The lecture from Mr. Satish Pai, Dy. MD, Hindalco Industries on “Principles of Management”, delivered on 26th September 2014 was an inspiration to say the least. Here is a transcript of his speech.
The speaker is a very familiar person to IIT Madras. A distinguished alumnus coming to deliver a lecture for the leadership lecture series drives a lot of excitement. And when it is someone who has risen to the very top, by a long career in a company where he was placed, through campus placements, almost 30 years back, the excitement reaches even greater levels, particularly in this placement season.
Hence the ambience was full of expectation, as Mr. Satish Pai stepped onto the dais to give his lecture. The mood of a carefully prepared monologue, with lots of serious advises in the form of do’s and don’ts for a successful career etc. quickly vanished, as he transformed the lecture more into a light-hearted conversation, drawing on all the experiences of his long industrial stint. It was clear that the audience was going to be mesmerized by this great speaker.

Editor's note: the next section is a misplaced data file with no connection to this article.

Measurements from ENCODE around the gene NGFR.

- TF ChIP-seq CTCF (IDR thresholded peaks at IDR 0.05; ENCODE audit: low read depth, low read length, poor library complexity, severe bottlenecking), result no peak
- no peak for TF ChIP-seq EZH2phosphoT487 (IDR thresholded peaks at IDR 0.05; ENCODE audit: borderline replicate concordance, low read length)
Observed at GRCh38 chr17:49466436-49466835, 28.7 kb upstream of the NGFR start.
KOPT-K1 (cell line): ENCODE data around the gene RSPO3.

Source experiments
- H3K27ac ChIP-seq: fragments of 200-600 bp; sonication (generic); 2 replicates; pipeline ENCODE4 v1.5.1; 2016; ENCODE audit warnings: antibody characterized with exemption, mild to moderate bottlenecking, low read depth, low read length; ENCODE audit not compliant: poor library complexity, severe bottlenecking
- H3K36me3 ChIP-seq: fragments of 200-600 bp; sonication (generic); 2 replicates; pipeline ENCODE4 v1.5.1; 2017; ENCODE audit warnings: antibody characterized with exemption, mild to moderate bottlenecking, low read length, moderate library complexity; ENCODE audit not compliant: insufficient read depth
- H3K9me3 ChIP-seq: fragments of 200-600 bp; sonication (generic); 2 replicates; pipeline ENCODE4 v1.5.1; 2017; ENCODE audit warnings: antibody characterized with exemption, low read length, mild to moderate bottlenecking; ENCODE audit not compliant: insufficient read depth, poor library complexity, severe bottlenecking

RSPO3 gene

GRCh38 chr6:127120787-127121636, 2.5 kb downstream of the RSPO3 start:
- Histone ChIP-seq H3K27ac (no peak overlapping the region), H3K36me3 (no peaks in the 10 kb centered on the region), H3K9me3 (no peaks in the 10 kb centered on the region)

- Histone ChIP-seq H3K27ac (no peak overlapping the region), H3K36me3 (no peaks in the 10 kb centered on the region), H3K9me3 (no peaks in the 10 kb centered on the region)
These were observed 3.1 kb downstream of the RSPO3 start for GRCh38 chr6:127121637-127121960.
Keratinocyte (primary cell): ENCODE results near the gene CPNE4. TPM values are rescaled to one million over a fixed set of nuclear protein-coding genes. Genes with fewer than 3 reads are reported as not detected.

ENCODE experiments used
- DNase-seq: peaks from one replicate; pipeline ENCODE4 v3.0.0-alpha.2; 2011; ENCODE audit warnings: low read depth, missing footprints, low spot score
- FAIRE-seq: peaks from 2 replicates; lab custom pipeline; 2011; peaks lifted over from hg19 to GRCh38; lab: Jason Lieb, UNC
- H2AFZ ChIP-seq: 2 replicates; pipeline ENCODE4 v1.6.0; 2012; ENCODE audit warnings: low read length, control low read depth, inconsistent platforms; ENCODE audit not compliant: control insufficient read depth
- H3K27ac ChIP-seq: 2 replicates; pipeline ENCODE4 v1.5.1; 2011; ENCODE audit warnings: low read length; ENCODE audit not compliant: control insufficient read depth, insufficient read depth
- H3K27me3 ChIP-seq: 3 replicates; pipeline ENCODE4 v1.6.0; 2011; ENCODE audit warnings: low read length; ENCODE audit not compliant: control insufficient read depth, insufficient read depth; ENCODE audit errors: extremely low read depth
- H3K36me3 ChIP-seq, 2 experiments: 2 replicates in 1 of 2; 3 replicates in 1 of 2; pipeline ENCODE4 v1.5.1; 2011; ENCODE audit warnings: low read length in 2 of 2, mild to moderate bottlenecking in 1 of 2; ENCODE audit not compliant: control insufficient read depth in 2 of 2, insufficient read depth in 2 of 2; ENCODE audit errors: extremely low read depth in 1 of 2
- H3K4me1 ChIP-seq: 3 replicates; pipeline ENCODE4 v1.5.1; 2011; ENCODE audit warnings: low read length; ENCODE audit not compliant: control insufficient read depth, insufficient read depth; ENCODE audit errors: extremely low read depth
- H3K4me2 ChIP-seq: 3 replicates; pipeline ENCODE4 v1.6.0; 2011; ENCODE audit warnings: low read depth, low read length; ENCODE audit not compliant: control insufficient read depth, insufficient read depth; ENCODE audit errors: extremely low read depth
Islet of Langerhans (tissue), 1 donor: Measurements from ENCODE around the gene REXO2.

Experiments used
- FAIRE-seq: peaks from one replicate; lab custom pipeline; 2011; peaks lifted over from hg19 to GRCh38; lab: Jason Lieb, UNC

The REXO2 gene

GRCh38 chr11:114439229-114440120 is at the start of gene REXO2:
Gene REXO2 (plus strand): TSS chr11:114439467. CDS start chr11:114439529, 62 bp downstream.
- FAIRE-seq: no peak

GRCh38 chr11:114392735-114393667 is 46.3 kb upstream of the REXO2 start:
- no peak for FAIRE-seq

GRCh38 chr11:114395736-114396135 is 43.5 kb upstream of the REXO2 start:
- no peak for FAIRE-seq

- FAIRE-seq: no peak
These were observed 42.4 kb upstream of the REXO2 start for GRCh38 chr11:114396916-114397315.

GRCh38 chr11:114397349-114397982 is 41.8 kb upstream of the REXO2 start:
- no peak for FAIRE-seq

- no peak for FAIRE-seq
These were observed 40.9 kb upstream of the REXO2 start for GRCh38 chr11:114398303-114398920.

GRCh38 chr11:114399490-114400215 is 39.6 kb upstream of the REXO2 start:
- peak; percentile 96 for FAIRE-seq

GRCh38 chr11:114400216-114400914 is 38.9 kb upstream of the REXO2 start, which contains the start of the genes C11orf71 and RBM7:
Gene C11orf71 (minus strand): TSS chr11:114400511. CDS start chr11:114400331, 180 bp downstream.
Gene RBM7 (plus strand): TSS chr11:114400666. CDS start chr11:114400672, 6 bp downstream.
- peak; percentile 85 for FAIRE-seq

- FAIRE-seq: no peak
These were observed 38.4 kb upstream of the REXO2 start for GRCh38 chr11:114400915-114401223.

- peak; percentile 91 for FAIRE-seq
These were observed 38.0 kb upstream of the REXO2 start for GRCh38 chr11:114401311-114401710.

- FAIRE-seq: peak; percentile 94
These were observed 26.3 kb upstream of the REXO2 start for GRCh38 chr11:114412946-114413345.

There was one term that kept getting repeated both in the pre-lecture publicity and through the speech, and it was “Schlumberger”. As Mr. Satish Pai put it, a true multinational with revenue of over $45 billion, 130,000 employees and its presence in over 71 countries, Schlumberger is the true leader in oilfield services. And as he delved into his rise in the company spread over 28 years, the audience was as awe-struck as excited by the growth prospects which companies like this offer to talented individuals.
Mr. Satish Pai was gracious in his acceptance of the fact that he was lucky to have had the opportunity to sit for campus placements in Schlumberger when they came down to the institute, as it was very odd-timed, sometime in January. He had taken extra classes and had managed to finish his courses by December, which put him in the list of the few eligible candidates for placement. His performances in the sports scenario put him ahead of the competition, and the rest is history.